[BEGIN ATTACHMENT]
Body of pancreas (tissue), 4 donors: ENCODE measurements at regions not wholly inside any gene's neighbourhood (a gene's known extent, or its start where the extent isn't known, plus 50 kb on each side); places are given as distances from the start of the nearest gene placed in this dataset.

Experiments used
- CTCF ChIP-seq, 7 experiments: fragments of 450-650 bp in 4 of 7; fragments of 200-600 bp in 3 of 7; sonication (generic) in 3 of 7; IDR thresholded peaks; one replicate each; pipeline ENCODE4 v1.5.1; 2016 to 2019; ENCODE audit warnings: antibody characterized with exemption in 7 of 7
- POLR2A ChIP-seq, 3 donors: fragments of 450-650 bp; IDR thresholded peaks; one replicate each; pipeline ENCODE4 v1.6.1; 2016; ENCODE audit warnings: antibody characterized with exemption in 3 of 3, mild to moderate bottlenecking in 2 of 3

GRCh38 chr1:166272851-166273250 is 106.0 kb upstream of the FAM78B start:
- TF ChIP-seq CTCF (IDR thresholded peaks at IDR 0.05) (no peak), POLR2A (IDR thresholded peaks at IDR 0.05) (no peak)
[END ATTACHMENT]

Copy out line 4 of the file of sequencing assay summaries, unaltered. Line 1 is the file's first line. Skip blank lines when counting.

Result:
- POLR2A ChIP-seq, 3 donors: fragments of 450-650 bp; IDR thresholded peaks; one replicate each; pipeline ENCODE4 v1.6.1; 2016; ENCODE audit warnings: antibody characterized with exemption in 3 of 3, mild to moderate bottlenecking in 2 of 3